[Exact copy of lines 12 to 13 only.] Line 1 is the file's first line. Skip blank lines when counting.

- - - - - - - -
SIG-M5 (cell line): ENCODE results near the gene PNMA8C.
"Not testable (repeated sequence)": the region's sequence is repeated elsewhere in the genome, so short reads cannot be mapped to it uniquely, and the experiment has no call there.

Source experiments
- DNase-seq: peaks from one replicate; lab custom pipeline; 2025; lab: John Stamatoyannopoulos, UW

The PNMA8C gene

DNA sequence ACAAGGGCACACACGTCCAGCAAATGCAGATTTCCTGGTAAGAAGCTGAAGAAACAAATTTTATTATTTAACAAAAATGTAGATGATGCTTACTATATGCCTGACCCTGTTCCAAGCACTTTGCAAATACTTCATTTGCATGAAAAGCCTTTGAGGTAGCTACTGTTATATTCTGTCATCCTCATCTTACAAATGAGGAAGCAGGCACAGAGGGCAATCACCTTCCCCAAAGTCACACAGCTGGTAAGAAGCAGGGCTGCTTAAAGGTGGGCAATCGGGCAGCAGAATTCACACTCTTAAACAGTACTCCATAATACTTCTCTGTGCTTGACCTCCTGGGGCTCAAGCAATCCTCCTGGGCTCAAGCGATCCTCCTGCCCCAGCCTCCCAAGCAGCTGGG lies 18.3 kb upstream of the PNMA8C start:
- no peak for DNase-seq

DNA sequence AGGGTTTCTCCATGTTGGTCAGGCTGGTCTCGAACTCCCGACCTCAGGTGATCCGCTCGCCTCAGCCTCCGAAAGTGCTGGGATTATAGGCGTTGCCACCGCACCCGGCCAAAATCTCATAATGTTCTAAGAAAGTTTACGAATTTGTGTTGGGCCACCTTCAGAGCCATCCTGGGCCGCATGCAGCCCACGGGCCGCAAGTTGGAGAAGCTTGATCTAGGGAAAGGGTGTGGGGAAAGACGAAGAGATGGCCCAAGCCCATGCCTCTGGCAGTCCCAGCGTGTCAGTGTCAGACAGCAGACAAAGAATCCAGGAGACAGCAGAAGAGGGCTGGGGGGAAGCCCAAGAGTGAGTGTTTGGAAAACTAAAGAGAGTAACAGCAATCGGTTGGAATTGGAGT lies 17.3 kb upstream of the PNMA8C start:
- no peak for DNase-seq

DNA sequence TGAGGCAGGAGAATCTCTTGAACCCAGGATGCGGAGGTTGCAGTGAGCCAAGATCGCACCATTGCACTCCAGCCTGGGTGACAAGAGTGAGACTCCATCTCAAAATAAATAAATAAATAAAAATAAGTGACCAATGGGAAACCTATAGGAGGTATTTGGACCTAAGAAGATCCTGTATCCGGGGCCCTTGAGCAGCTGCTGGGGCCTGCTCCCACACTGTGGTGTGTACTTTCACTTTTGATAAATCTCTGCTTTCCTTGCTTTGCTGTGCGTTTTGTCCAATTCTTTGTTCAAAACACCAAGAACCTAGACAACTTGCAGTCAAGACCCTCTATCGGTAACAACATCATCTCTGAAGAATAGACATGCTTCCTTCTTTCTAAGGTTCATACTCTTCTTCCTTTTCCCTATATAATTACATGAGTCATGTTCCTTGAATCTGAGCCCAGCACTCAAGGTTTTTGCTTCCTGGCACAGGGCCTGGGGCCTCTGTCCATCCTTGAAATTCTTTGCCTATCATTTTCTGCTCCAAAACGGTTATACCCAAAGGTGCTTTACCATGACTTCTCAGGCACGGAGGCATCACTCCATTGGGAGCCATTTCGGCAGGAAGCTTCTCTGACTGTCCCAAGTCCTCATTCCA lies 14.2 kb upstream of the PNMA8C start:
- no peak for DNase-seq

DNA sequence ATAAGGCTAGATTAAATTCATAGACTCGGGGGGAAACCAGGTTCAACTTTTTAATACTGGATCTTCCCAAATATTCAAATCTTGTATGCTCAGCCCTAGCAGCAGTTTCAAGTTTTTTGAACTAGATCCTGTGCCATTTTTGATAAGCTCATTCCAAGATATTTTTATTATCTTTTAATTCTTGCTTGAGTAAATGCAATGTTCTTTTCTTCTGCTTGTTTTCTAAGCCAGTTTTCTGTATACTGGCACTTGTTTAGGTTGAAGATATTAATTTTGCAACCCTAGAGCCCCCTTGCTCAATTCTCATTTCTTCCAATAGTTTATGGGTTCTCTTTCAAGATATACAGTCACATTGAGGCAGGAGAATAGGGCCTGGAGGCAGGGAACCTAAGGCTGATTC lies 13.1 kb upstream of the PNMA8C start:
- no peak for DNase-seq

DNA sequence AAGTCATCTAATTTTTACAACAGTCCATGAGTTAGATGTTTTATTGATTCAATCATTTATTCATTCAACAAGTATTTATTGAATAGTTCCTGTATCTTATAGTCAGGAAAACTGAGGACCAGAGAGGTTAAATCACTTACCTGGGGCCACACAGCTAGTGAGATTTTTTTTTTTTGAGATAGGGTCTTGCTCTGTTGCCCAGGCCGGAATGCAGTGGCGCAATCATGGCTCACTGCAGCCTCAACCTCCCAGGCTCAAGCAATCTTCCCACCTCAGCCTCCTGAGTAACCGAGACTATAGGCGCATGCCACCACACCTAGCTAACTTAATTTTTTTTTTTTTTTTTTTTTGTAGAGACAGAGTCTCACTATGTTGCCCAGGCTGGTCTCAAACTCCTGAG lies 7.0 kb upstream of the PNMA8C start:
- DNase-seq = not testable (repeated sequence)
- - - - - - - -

DNA sequence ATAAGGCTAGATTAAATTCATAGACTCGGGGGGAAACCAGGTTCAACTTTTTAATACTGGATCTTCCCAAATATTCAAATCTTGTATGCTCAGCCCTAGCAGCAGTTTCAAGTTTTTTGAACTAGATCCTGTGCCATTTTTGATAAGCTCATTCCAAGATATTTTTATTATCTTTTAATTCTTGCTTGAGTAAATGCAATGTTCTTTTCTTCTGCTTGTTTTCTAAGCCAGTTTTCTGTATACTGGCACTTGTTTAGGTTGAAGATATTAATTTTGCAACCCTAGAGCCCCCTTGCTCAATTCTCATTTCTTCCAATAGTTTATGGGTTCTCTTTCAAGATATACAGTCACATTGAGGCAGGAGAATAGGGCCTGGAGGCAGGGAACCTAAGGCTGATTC lies 13.1 kb upstream of the PNMA8C start:
- no peak for DNase-seq